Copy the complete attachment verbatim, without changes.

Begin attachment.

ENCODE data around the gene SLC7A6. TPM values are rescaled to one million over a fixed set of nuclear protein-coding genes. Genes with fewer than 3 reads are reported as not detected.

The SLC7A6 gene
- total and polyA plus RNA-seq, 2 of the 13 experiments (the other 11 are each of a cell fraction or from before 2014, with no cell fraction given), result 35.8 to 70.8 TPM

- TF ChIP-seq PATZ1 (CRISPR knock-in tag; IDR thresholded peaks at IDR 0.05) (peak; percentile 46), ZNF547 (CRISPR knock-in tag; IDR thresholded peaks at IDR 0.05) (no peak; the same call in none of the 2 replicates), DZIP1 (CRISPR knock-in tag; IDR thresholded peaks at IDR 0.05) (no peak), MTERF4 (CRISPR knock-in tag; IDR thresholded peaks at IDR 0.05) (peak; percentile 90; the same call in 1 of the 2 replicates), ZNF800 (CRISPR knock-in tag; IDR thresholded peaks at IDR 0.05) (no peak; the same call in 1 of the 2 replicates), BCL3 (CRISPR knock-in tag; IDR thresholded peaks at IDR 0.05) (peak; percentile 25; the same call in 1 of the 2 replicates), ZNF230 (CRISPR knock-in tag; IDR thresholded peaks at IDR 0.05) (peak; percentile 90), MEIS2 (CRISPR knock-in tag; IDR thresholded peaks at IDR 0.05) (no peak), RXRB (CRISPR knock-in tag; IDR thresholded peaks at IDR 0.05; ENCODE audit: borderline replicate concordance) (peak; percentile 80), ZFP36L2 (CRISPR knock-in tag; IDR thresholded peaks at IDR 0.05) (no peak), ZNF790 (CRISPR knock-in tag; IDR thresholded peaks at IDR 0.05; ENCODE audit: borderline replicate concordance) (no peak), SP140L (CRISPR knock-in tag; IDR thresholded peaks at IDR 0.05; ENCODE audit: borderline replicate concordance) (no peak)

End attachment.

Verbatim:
ENCODE data around the gene SLC7A6. TPM values are rescaled to one million over a fixed set of nuclear protein-coding genes. Genes with fewer than 3 reads are reported as not detected.

The SLC7A6 gene
- total and polyA plus RNA-seq, 2 of the 13 experiments (the other 11 are each of a cell fraction or from before 2014, with no cell fraction given), result 35.8 to 70.8 TPM

- TF ChIP-seq PATZ1 (CRISPR knock-in tag; IDR thresholded peaks at IDR 0.05) (peak; percentile 46), ZNF547 (CRISPR knock-in tag; IDR thresholded peaks at IDR 0.05) (no peak; the same call in none of the 2 replicates), DZIP1 (CRISPR knock-in tag; IDR thresholded peaks at IDR 0.05) (no peak), MTERF4 (CRISPR knock-in tag; IDR thresholded peaks at IDR 0.05) (peak; percentile 90; the same call in 1 of the 2 replicates), ZNF800 (CRISPR knock-in tag; IDR thresholded peaks at IDR 0.05) (no peak; the same call in 1 of the 2 replicates), BCL3 (CRISPR knock-in tag; IDR thresholded peaks at IDR 0.05) (peak; percentile 25; the same call in 1 of the 2 replicates), ZNF230 (CRISPR knock-in tag; IDR thresholded peaks at IDR 0.05) (peak; percentile 90), MEIS2 (CRISPR knock-in tag; IDR thresholded peaks at IDR 0.05) (no peak), RXRB (CRISPR knock-in tag; IDR thresholded peaks at IDR 0.05; ENCODE audit: borderline replicate concordance) (peak; percentile 80), ZFP36L2 (CRISPR knock-in tag; IDR thresholded peaks at IDR 0.05) (no peak), ZNF790 (CRISPR knock-in tag; IDR thresholded peaks at IDR 0.05; ENCODE audit: borderline replicate concordance) (no peak), SP140L (CRISPR knock-in tag; IDR thresholded peaks at IDR 0.05; ENCODE audit: borderline replicate concordance) (no peak)